It’s hard to believe that we’re 10 days away from the annual Iowa/ISU game. Around this time every year, everyone starts talking about the Hawks and the Cyclones, planning tailgates, and having big events to celebrate this yearly clash.
I’ve been fortunate to go with my friends to watch Iowa and ISU. But when I try and encourage them to go see a small college football game, they scoff at the notion, simply because it’s not Iowa or ISU.
The Iowa Conference is one of the most premier leagues in NCAA Division III and plays the best football in this state. To be quite honest, sitting in a stadium with 7,000 fans is a little less frightening that being packed like sardines in a 70,585 seat Kinnick Stadium. Going to a small college game is special and quite foreign for the average big-name Division I-A football fan.
- You could spend up to $100 to nab two tickets to see a game at Kinnick or Jack Trice Stadium. It’s only $7 a piece to sit in picturesque venues like Carlson Stadium, J. Leslie Rollins Stadium, or The Rock Bowl.
- Game-day in Iowa City and Ames isn’t the same as it it in Indianola, Waverly, or Mt. Vernon. I love the smaller atmosphere, intimacy, and the charm that small college athletics offer.
- Tailgating is smaller and more intimate. You’re not weaving through a crowd of over 35,000 to get to your tailgate site. We party and celebrate as much as the big schools do, but you’ll never have to feel crushed in a crowd to have fun.
- Rivalries are intense and have more meaning beyond the game. Central and Simpson hate each other. Wartburg and Luther hate each other, but for more hilarious and juvenile reasons. Coe and Cornell (who have since returned to the Midwest Conference) have squared off against each other since 1891, making them the oldest college football rivalry west of the Mississippi River. The Dubuque Spartans loathes trekking across town and playing the Loras Duhawks at the famed Rock Bowl. Buena Vista considers everyone their rivals.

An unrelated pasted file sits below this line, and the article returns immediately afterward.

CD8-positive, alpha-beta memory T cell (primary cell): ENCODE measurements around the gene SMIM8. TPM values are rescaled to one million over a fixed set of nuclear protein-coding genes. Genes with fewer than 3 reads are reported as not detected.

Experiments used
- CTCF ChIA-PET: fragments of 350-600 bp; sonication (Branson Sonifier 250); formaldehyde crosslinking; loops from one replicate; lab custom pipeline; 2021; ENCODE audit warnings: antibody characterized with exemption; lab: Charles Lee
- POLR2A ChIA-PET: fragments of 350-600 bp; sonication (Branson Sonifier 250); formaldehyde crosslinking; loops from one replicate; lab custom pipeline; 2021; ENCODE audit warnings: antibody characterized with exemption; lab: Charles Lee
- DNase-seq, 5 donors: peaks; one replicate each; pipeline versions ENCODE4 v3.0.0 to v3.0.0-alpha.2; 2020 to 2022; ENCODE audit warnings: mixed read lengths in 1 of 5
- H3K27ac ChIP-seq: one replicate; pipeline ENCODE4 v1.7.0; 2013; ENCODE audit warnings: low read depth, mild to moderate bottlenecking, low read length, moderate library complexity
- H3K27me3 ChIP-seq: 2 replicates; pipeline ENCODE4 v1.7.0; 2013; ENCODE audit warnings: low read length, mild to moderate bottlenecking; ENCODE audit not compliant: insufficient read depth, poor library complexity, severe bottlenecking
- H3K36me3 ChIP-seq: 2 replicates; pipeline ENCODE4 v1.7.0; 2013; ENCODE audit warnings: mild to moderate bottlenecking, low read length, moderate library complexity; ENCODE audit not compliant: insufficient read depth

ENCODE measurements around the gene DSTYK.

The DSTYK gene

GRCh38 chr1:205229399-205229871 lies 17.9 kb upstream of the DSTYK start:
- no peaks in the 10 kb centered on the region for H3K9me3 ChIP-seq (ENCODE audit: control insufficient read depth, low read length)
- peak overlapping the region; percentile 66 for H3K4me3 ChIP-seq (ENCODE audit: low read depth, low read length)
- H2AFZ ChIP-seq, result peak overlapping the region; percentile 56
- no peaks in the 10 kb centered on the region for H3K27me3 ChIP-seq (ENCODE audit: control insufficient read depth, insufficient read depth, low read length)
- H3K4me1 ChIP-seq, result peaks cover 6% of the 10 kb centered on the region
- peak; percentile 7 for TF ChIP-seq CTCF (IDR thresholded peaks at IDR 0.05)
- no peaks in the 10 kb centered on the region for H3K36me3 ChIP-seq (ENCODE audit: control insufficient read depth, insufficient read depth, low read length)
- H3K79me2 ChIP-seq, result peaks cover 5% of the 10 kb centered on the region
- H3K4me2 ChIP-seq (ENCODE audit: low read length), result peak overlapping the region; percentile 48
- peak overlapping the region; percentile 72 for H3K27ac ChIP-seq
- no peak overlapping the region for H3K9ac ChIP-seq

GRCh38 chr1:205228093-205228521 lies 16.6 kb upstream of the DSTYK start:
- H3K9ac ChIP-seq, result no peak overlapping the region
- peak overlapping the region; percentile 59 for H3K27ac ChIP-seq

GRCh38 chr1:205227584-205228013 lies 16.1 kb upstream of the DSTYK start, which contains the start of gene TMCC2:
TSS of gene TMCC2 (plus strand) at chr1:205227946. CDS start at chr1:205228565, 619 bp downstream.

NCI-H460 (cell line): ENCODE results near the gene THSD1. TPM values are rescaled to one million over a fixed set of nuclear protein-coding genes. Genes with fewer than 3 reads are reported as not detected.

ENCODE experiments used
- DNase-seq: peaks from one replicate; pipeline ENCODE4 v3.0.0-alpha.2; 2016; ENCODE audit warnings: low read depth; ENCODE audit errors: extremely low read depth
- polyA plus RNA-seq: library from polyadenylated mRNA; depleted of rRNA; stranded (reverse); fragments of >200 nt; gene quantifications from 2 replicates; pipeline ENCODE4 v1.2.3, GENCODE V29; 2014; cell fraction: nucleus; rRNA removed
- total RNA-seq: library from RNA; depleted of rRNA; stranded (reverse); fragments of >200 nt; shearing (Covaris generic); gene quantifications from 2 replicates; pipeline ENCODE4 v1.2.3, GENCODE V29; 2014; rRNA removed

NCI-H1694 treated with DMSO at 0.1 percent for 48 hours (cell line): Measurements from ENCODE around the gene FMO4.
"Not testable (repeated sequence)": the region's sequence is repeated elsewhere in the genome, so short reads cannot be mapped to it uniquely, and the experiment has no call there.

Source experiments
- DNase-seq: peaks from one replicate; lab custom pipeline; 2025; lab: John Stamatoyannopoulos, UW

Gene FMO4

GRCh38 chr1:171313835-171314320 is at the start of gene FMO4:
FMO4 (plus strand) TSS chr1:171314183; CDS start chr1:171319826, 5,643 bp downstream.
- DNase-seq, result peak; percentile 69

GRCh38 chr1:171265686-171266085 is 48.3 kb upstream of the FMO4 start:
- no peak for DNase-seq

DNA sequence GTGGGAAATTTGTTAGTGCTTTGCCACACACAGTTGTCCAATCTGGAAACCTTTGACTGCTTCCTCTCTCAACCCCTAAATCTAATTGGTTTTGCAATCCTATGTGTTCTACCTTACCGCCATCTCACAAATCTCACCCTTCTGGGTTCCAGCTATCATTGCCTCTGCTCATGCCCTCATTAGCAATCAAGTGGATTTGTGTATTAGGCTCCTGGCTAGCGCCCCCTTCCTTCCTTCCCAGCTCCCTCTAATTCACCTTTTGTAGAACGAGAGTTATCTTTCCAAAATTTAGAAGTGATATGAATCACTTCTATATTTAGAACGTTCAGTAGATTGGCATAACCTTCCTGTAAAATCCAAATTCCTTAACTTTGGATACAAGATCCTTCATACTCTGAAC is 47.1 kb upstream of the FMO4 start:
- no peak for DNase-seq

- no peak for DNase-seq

If Iowa and ISU wins 6 games, they get to go to a bowl game. In the IIAC, whoever wins the conference title is the only one from the league to go to the playoffs. Nine teams fighting for one spot in the post-season. No one takes a week off during the season.
Why do I love small college football? Because it’s not Division I-A, where coaches have to run their programs like CEOs, face the pressure of “win now”, and players don’t leave early for the NFL. You’ll never see that in Division III, Division II, and NAIA. Coaches get to coach, the players play for their school and for each other, and fans support it because they believe in small colleges and the value they provide to a community, a student body, and to its alumni.
If writing a 550-word post about this isn’t good enough, well, this video should hopefully do the trick. This clip represents every school in the Iowa Conference and why it’s special to those who graduated from these member schools.